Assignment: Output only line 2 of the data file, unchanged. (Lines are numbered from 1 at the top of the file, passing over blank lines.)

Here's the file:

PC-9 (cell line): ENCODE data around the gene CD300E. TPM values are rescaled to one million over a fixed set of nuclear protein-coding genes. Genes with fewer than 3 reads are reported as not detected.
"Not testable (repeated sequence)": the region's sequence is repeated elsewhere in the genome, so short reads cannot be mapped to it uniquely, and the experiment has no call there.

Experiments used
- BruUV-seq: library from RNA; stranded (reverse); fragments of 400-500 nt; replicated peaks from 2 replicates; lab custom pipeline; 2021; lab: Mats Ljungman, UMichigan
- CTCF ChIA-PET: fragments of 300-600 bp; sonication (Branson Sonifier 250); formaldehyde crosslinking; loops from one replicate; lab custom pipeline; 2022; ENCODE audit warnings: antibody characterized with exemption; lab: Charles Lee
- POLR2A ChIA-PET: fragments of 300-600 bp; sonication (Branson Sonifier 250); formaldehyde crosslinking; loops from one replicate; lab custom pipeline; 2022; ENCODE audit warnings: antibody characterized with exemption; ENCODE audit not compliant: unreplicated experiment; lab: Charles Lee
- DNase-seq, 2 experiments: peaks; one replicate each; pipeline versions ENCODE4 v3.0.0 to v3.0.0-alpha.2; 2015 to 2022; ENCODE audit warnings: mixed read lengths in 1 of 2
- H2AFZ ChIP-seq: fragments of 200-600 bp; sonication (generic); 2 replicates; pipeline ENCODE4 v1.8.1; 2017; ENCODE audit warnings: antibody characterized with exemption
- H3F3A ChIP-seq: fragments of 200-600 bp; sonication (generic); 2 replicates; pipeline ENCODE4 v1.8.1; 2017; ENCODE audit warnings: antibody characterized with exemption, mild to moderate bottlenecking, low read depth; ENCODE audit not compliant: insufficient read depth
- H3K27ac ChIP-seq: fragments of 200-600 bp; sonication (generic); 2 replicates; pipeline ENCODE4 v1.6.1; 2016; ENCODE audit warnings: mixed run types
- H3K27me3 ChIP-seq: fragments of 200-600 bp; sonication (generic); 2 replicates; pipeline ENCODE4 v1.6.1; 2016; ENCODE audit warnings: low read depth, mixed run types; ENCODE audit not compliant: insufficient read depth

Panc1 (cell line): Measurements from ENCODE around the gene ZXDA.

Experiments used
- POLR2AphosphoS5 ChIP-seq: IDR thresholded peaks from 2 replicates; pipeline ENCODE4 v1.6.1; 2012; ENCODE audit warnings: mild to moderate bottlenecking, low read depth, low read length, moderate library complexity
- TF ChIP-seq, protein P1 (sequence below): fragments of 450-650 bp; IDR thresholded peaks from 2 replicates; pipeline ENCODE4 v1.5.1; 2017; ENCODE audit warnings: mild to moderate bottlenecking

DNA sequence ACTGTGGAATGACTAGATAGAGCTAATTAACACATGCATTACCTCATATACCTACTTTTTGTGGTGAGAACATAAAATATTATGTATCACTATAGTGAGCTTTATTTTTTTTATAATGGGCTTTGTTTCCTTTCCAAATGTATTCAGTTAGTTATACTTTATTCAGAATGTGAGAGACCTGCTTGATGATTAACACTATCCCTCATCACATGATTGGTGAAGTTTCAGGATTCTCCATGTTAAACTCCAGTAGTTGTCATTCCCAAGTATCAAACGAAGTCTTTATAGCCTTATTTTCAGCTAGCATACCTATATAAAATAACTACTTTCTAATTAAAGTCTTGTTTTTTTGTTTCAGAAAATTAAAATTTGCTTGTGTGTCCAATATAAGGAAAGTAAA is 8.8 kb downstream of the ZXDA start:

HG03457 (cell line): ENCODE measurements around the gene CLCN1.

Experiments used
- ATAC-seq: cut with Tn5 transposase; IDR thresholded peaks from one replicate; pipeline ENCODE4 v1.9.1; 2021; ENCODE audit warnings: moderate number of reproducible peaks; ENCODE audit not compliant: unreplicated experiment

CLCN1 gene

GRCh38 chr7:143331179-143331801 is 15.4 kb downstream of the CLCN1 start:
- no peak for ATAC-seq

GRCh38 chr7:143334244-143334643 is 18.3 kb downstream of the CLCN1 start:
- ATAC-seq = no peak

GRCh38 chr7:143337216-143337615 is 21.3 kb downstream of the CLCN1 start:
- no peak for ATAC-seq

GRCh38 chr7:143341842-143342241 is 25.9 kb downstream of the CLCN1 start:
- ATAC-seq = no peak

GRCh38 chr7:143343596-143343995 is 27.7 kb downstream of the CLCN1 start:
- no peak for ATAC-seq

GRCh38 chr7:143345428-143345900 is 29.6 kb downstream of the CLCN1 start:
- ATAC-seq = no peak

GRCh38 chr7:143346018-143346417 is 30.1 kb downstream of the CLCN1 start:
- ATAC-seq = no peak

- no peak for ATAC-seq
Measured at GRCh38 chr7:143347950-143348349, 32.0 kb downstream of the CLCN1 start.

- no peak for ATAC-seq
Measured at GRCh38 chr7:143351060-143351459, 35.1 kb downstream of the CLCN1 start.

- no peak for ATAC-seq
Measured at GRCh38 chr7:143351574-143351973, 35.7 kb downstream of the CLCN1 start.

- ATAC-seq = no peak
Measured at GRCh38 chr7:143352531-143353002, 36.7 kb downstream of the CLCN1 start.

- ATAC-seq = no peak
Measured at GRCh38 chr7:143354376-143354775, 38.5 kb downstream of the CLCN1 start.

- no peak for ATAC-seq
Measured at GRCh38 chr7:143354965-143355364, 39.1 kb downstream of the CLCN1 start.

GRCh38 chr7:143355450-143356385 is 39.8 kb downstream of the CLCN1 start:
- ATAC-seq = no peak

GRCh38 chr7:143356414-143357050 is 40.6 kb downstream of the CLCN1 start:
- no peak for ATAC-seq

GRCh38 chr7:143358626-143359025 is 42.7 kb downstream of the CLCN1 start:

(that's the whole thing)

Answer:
"Not testable (repeated sequence)": the region's sequence is repeated elsewhere in the genome, so short reads cannot be mapped to it uniquely, and the experiment has no call there.